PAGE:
Companies invest more than $100,000 a year to improve their cybersecurity equipment

However, Kaspersky’s study also reveals a large gap in courses that cover new challenging areas or develop practical skills.

More than 70% of companies annually spend more than $100,000 in additional training to keep their employees’ knowledge of cybersecurity up to date, according to Kaspersky’s study, ‘The portrait of modern information security professional’. However, the companies surveyed also highlighted the lack of outstanding courses to keep the knowledge and skills of professionals in the sector up to date. In Latin America, 51% of professionals are willing to pay additional training courses with their own money to remain competitive in the market.

In his study, Kaspersky examined the global shortage of cybersecurity personnel, analysing why companies lack cybersecurity expertise and evaluating staff knowledge. According to global research, companies are investing significant amounts in improving the ratings of their cybersecurity teams. Forty-three per cent of the organizations state that they typically spend between $100,000 and $200,000 per year on information security courses, while 31 per cent invest more than $200,000 in training programmes. The remaining 26 per cent state that they usually pay less than $100,000 in educational initiatives.

The research also revealed that, in Latin America, many cybersecurity professionals (51%) believe that corporate training is not enough and are willing to pay additional training courses with their own money to remain competitive in the market and keep their knowledge and skills updated. However, these professionals also point out that the training sector is striving to keep pace with a constantly evolving industry, but is unable to provide the necessary programmes in time. In fact, the study shows that this shortage of courses was the main problem for Latin Americans seeking training in cybersecurity and new challenging areas (50%).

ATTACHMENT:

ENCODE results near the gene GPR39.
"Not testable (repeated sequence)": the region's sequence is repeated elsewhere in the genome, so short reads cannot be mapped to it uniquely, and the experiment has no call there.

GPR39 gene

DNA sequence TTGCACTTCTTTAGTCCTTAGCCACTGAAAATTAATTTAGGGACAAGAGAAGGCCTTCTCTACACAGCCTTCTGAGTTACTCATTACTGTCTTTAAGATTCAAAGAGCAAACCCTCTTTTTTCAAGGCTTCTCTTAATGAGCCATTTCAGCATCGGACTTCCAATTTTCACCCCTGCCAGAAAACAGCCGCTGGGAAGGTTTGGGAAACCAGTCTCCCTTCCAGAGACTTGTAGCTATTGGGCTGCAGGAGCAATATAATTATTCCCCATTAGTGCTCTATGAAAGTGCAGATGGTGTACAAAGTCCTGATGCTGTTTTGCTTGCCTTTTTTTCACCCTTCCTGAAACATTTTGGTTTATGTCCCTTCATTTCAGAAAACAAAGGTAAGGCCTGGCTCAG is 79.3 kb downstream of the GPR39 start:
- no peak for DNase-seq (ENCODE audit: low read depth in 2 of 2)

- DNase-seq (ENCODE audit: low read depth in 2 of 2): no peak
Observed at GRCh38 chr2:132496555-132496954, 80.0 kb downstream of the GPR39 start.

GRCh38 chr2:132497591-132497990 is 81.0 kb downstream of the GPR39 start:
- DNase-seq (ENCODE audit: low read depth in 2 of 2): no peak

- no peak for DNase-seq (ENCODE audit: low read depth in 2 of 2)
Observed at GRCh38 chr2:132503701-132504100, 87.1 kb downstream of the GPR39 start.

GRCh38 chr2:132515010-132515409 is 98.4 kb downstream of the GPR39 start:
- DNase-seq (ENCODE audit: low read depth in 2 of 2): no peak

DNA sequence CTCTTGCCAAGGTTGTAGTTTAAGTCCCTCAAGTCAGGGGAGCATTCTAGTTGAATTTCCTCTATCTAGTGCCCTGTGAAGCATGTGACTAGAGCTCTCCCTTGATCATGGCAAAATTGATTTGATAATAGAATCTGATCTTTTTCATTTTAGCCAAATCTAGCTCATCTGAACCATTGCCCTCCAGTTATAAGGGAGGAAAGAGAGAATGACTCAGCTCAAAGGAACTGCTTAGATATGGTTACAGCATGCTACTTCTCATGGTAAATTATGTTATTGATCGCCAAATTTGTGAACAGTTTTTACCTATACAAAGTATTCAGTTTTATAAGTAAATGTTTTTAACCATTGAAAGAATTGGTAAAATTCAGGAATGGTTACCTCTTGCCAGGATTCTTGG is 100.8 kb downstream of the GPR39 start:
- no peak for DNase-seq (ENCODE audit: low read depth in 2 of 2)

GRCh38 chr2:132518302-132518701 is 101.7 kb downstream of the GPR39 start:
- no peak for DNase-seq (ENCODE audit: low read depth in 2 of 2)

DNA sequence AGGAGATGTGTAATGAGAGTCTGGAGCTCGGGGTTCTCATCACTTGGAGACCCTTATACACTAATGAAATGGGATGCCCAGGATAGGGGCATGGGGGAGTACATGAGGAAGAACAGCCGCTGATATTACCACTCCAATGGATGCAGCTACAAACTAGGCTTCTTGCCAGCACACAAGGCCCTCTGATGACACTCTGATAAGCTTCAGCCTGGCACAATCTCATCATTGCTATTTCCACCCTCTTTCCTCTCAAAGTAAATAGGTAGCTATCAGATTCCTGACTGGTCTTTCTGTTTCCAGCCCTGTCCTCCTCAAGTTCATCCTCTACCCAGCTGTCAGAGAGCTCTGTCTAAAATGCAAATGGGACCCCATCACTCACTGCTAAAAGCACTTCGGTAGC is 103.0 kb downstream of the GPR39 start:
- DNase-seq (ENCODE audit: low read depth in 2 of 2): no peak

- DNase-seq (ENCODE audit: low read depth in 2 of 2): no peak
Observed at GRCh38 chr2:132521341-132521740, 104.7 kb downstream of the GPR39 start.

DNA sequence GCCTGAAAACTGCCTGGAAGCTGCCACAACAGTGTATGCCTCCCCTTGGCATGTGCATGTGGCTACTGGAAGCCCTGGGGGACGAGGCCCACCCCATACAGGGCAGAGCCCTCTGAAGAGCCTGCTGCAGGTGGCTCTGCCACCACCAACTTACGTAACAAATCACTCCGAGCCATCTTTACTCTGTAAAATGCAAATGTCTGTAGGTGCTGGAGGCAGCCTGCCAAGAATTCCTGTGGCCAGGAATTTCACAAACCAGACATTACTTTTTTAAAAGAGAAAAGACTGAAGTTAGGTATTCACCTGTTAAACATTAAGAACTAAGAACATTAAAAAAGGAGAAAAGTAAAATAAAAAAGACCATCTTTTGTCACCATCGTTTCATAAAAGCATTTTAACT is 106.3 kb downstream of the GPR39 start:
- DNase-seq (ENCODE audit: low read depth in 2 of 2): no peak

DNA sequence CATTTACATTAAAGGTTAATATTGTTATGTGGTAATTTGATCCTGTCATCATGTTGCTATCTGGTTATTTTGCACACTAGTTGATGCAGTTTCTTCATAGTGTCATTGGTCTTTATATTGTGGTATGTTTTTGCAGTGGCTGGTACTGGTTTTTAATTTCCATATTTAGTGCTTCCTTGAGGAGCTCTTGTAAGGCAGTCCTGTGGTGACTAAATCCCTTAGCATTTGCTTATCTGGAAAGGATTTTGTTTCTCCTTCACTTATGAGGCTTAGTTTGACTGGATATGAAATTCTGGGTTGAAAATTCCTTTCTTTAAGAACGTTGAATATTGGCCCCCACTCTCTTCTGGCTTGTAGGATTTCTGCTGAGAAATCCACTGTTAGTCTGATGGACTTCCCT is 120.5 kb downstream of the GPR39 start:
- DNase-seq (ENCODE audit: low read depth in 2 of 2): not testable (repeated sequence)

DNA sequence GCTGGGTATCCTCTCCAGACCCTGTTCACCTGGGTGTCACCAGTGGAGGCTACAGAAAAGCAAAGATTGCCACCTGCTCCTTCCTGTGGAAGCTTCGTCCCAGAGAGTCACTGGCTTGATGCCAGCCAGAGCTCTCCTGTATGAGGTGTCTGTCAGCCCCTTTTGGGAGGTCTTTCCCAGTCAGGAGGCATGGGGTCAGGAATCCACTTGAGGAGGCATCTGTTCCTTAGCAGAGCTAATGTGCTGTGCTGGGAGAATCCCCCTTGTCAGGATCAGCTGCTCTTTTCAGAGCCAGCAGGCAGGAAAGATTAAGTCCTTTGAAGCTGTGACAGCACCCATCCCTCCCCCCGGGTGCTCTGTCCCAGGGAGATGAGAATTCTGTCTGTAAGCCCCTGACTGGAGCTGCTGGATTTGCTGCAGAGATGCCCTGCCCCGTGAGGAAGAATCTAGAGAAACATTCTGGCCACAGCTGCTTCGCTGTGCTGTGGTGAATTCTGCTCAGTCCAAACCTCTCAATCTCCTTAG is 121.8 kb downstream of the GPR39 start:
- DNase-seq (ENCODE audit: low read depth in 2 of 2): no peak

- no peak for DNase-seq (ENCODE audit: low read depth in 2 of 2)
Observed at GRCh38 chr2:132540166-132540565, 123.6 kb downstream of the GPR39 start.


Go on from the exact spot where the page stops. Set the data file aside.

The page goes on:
For their part, 38% of Latin American respondents highlight the need for special prerequisites for training, such as coding and advanced mathematics, which they do not specify at the pre-registration stage. In addition, another 43% say that people tend to forget what they have learned because they do not have the opportunity to apply the knowledge they have acquired in practice, so the courses do not serve them.

“With a constantly evolving threat landscape, companies must continuously improve the skills of their cybersecurity personnel to be well prepared for sophisticated cyberattacks. The development of high-profile specialists within the company and the creation of internal experience can result in an effective strategy for organizations that intend to retain existing employees and allow them to grow professionally, instead of constantly looking for new candidates and checking their professional background and practical skills,” says Veniamin Levtsov, vice president of the Kaspersky Corporate Business Experience Center.

And he added: “As for organizations served by Managed Service Providers, it is also important to maintain a fairly high level of experience internally and use the same language when discussing the scope of services and the Service Level Agreement with them”.

To effectively upgrade cybersecurity equipment, Kaspersky experts recommend:

  • Invest in quality cybersecurity courses for staff to keep them up to date with the latest cybersecurity updates and insights. With Kaspersky Expert training, InfoSec professionals can advance and improve their skills, as well as defend companies from possible attacks.
  • Use interactive simulators to test employees’ knowledge and assess their thinking in critical situations. For example, with the new Kaspersky interactive ransomware game, professionals can see how the company’s IT department deploys, investigates and responds to an attack and makes vital decisions with the main character of the game.
  • Provide InfoSec’s team of professionals with in-depth visibility into cyber threats directed at the organization. Kaspersky Threat Intelligence will provide a meaningful insight throughout the incident management cycle and help identify cyber risks in time.

The full report with further conclusions on the global shortage of qualified InfoSec professionals is available through the link.